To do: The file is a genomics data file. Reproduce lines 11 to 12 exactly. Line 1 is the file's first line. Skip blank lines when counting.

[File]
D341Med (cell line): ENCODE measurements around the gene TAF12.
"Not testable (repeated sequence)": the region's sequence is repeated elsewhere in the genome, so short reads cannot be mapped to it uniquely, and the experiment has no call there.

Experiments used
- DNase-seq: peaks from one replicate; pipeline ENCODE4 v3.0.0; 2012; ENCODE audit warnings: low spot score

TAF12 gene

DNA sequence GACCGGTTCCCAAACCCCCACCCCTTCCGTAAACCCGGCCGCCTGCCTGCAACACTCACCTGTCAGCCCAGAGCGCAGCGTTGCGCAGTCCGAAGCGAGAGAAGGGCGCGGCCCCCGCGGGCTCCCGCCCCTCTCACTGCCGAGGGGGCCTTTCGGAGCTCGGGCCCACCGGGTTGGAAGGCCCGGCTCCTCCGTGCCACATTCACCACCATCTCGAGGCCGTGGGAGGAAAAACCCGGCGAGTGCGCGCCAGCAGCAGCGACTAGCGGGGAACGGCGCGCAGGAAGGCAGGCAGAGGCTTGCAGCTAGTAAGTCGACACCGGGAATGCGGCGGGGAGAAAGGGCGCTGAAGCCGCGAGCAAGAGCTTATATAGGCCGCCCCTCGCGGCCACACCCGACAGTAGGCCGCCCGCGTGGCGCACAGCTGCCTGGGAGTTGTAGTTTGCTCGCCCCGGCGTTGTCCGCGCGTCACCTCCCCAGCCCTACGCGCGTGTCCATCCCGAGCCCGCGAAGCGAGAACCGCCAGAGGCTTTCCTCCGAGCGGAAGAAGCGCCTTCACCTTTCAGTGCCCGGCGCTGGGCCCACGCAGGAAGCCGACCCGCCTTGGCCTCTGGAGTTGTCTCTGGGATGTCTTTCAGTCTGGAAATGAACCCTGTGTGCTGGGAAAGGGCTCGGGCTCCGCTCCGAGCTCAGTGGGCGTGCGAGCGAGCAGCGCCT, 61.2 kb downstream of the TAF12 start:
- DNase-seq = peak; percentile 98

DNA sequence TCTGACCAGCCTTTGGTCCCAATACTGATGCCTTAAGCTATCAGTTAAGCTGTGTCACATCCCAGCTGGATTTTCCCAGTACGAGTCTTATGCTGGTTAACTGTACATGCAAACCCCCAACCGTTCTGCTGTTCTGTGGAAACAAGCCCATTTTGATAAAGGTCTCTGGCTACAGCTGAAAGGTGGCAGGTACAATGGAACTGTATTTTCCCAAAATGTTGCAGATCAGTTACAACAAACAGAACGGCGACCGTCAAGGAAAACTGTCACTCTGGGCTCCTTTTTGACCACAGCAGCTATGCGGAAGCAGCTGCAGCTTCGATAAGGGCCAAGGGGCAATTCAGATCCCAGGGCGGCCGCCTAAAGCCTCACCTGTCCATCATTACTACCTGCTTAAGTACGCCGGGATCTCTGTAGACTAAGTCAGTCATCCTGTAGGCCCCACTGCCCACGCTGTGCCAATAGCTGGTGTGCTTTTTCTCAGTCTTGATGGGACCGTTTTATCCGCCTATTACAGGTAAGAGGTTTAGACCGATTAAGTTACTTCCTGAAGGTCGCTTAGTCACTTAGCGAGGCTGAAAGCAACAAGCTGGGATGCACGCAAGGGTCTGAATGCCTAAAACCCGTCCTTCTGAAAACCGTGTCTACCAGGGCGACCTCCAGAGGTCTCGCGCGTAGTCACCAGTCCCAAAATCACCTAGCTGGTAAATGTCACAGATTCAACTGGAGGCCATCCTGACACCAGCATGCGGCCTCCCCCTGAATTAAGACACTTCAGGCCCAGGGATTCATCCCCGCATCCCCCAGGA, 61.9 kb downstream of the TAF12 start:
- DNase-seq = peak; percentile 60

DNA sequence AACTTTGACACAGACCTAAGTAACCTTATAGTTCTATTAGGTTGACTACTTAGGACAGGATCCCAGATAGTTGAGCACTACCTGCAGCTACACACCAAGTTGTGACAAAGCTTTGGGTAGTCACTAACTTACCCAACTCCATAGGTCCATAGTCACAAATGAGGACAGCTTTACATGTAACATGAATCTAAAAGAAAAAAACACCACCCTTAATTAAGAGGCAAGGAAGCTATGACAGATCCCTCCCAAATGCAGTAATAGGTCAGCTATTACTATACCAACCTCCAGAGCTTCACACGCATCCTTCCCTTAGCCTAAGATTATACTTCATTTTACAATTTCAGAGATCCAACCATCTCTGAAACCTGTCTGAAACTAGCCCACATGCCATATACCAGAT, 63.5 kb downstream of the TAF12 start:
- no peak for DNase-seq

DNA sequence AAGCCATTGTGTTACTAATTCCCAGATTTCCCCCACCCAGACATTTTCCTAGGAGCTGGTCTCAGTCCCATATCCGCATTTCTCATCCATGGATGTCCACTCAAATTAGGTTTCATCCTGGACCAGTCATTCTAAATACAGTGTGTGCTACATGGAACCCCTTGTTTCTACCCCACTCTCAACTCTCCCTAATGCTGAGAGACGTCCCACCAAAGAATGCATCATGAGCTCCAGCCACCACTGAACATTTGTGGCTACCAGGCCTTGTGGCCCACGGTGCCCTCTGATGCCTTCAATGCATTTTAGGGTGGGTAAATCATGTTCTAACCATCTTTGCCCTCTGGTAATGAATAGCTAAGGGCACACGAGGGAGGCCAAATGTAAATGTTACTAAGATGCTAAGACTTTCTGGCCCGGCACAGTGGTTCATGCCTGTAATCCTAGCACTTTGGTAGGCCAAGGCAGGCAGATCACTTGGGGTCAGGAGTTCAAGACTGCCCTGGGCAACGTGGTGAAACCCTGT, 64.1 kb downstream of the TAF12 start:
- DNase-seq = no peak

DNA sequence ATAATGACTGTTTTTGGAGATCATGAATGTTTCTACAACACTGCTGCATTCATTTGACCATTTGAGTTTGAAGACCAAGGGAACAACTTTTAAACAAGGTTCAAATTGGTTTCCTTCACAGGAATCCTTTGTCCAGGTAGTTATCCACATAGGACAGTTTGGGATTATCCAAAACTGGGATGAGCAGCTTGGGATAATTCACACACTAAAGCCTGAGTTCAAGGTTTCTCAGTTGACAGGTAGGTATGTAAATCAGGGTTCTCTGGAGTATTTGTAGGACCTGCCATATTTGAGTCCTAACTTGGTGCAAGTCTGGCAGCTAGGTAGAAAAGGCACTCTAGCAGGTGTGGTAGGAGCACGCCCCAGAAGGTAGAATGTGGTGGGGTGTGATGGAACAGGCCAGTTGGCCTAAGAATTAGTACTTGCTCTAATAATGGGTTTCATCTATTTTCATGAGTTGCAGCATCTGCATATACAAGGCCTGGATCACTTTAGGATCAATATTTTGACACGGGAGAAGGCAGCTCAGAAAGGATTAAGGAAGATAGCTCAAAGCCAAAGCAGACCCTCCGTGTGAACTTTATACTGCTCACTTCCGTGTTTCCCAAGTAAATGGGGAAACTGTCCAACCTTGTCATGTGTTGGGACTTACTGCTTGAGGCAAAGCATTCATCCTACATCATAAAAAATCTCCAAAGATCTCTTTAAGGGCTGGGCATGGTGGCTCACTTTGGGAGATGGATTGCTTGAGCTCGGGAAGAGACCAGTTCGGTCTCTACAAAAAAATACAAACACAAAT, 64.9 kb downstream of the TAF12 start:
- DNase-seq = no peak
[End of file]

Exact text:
- no peak for DNase-seq

DNA sequence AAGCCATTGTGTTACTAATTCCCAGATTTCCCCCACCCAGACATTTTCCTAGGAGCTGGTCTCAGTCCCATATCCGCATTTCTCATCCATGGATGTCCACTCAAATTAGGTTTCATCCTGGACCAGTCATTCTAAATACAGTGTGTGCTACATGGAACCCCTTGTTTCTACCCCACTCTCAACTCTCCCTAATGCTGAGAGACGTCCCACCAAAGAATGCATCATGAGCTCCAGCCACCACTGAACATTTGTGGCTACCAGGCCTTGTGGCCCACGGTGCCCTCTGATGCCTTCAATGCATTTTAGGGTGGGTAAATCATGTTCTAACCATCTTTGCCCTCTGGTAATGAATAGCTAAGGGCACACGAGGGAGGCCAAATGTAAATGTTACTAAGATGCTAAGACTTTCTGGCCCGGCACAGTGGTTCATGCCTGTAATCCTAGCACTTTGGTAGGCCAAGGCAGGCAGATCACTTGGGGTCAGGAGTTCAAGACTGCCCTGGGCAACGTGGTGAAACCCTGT, 64.1 kb downstream of the TAF12 start: